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Re: [css-text-4] feedback on hyphenation

From: Koji Ishii <kojiishi@gluesoft.co.jp>
Date: Tue, 20 May 2014 04:42:33 +0000
To: Håkan Save Hansson <hakan.hansson@edison.se>
CC: fantasai <fantasai.lists@inkedblade.net>, "www-style@w3.org" <www-style@w3.org>
Message-ID: <8D9EFCB7-2E1C-4CBE-BF31-9211AEF21CE8@gluesoft.co.jp>
Changed the subject tag to css-text-4, since further controls beyond none|manual|auto are supposed to be in level 4 or higher.

Even for level 4 or higher, I don’t think your suggestion is the good way to go as it solves only a few from examples in Table 1[1]. The paper says OpenOffice does this automatically, so my first suggestion is to file bugs against browsers to pursue better automatic hyphenations.

If you still have use cases to specify this word is “food thief” and that word is “carpet thief”, it looks to me that it’s a semantic issue since you don’t want to change the meaning of words when styles were changed.

[1] https://www.tug.org/TUGboat/tb27-1/tb86nemeth.pdf

/koji

On May 12, 2014, at 16:43, Håkan Save Hansson <hakan.hansson@edison.se> wrote:

> Hi fantasai,
> 
> Regarding your answer to my second suggestion (if you are referring to James Clarks first answer):
> 
> The problem is that the hyphenation system in itself can't decide how to change the spelling, without any "dictionary"   functionality. It can't know if I meant "mat-tjuv" ("food thief" in Swedish) or "matt-tjuv" ("carpet thief") when I wrote "mat&shy;tjuv". So there has to be a way to tell the hyphenation system that.
> 
> See also this message(s): http://lists.w3.org/Archives/Public/www-style/2014Feb/0786.html
> 
> -- Håkan
> 
> 
> 
> -----Ursprungligt meddelande-----
> Från: fantasai [mailto:fantasai.lists@inkedblade.net] 
> Skickat: den 9 maj 2014 02:55
> Till: Håkan Save Hansson; www-style@w3.org
> Ämne: Re: [css-text] feedback on hyphenation
> 
> On 02/12/2014 06:17 AM, Håkan Save Hansson wrote:
>> Hi,
>> 
>> Please consider additional sub properties to "hyphens:auto" for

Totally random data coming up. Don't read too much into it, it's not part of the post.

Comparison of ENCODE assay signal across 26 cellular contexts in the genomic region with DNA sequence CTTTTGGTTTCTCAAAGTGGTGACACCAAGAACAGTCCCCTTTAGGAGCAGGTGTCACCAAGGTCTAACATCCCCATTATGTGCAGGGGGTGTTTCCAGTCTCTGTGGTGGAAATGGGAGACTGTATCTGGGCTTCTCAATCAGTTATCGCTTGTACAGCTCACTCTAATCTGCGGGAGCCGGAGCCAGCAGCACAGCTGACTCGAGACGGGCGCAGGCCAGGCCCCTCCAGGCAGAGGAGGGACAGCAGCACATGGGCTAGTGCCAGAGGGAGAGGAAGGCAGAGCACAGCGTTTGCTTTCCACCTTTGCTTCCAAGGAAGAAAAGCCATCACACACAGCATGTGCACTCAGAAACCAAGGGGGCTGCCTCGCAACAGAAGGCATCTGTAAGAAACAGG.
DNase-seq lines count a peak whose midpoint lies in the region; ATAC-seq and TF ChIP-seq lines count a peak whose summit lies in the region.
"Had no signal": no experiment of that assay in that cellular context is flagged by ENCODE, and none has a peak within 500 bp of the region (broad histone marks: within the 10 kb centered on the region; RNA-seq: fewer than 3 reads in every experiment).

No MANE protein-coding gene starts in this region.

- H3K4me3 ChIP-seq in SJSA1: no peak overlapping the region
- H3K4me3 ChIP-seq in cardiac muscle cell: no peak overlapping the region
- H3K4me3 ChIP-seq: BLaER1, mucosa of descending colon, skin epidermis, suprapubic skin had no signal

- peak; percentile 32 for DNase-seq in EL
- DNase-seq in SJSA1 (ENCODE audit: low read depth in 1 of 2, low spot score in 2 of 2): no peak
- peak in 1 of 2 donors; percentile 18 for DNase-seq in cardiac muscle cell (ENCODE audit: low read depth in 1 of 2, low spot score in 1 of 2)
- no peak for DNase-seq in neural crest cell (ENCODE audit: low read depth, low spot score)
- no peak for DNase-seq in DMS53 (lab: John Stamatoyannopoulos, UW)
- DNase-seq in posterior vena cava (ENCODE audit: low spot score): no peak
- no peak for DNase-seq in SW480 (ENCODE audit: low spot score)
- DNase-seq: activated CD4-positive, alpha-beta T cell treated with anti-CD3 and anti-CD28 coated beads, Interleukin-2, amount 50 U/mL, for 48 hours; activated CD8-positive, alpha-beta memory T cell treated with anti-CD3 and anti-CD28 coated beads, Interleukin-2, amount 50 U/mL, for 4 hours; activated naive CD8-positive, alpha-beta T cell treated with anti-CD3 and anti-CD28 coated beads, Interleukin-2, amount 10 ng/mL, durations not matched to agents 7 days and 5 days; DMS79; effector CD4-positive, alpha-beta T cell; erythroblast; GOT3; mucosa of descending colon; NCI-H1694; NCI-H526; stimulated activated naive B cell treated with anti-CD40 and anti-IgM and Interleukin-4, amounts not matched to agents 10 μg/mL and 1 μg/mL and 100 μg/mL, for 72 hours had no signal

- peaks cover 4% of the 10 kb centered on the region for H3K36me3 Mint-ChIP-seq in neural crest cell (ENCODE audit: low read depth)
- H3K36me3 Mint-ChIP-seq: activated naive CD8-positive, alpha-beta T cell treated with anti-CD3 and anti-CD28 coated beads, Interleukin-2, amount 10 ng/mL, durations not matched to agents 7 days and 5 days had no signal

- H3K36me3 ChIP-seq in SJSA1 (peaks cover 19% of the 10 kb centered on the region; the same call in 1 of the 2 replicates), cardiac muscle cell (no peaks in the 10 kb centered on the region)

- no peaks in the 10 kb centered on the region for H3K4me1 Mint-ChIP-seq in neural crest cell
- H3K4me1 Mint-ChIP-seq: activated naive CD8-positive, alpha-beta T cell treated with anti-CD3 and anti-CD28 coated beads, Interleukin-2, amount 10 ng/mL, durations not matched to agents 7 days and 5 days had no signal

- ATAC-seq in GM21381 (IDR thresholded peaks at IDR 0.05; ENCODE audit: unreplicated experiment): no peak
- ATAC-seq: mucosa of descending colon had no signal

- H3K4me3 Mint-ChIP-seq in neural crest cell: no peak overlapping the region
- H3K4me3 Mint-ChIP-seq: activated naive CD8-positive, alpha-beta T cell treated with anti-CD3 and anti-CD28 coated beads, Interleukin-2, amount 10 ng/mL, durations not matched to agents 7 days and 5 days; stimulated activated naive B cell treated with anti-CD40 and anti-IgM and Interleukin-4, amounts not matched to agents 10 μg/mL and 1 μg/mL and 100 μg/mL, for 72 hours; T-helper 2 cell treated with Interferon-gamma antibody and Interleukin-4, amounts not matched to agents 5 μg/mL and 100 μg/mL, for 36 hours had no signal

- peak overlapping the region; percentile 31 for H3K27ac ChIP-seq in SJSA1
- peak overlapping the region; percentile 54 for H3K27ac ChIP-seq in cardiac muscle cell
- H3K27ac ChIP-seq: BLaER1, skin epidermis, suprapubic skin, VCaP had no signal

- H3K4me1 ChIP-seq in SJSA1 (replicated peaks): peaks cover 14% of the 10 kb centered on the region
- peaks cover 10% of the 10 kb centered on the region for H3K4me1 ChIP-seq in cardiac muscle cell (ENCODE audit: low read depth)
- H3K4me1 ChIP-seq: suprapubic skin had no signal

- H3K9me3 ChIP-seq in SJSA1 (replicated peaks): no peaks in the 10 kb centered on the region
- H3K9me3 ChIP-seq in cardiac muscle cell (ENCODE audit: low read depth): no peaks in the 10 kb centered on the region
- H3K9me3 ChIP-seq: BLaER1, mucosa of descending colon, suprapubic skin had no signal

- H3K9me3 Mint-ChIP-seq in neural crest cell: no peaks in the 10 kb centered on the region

>> more control over the hyphenation. As it is (tested in FF) the
>> auto-hyphenation is too "strong", meaning that any word that can
>> be hyphenated will be, regardless the suitability and the will
>> of the page editor.
>> 
>> Examples:
>> 
>> hyphens-[Don't hyphenate words shorter than]: 10
>> 
>> hyphens-[Minimum count of characters before hyphen]: 3
>> 
>> hyphens-[Minimum count of characters after hyphen]: 3
>> 
>> hyphens-[Minimum count of characters after hyphen on the last paragraph line]: 6
>> 
>> ..and a bit more advanced..
>> 
>> hyphens-[Maximum count of subsequent lines with hyphens]: 2
>> 
>> ..and so on (these were just from the top of my head).
> 
> These will be addressed in Level 4, as mentioned.
> So deferred for now, but definitely on the list
> of things we will work on once Level 3 is stabilized!
> 
>> Second suggestion:
>> 
>> There are some language specific special cases with hyphenation. In Swedish for instance, if you write the two words "matta"
>> (carpet)and "tjuv" (thief) as one you write it as "mattjuv", with two t letters. This should hyphenate into "matt-tjuv", with
>> three t letters. This is not a hyphenation rule, but rather a type rule: when you write two words as one, there may never be
>> more than two of the same letters where then two words concatenate.
>> 
>> If you want to use a manual soft hyphen (&shy;) for such a word you're in trouble. My suggestion is that when you write
>> "matt&shy;tjuv" in text and it is displayed without hyphenation, it respects this rule and suppresses one of the three letters
>> t. I don't know if such a rule could have a negative effect on texts in other languages, but I don't know of any language
>> allowing three subsequent letters. If needed maybe it could be controlled in CSS something like this:
>> 
>> hyphens-[Maximum count of same letter before and after hyphen]: 2
>> 
>> One could argue that this is not a CSS thing, rather up to the browser to handle (maybe with different behavior for different
>> languages). Well, in my opinion it is certainly related to the rules how the soft hyphen (&shy;) should be handled and without
>> a standardno browser vendor would probably even think of implementing this behavior. Furthermore it must be handled, and
>> handled in the same way, by all (modern) browsers before one can start using it on webpages. You dont want any "matttjuv" with
>> three letters t out there (can't he even spell?). One should be able to check the support at for instance caniuse.com. This
>> speaksin favor ofa CSS property like the one above.
> 
> I think James Clark's answer is the right one here:
>   http://lists.w3.org/Archives/Public/www-style/2014Feb/0739.html
> 
> This would make an excellent test case.
> 
> Let me know if that addresses your concern~
> 
> ~fantasai
> 
> 
> 
Received on Tuesday, 20 May 2014 04:43:14 UTC

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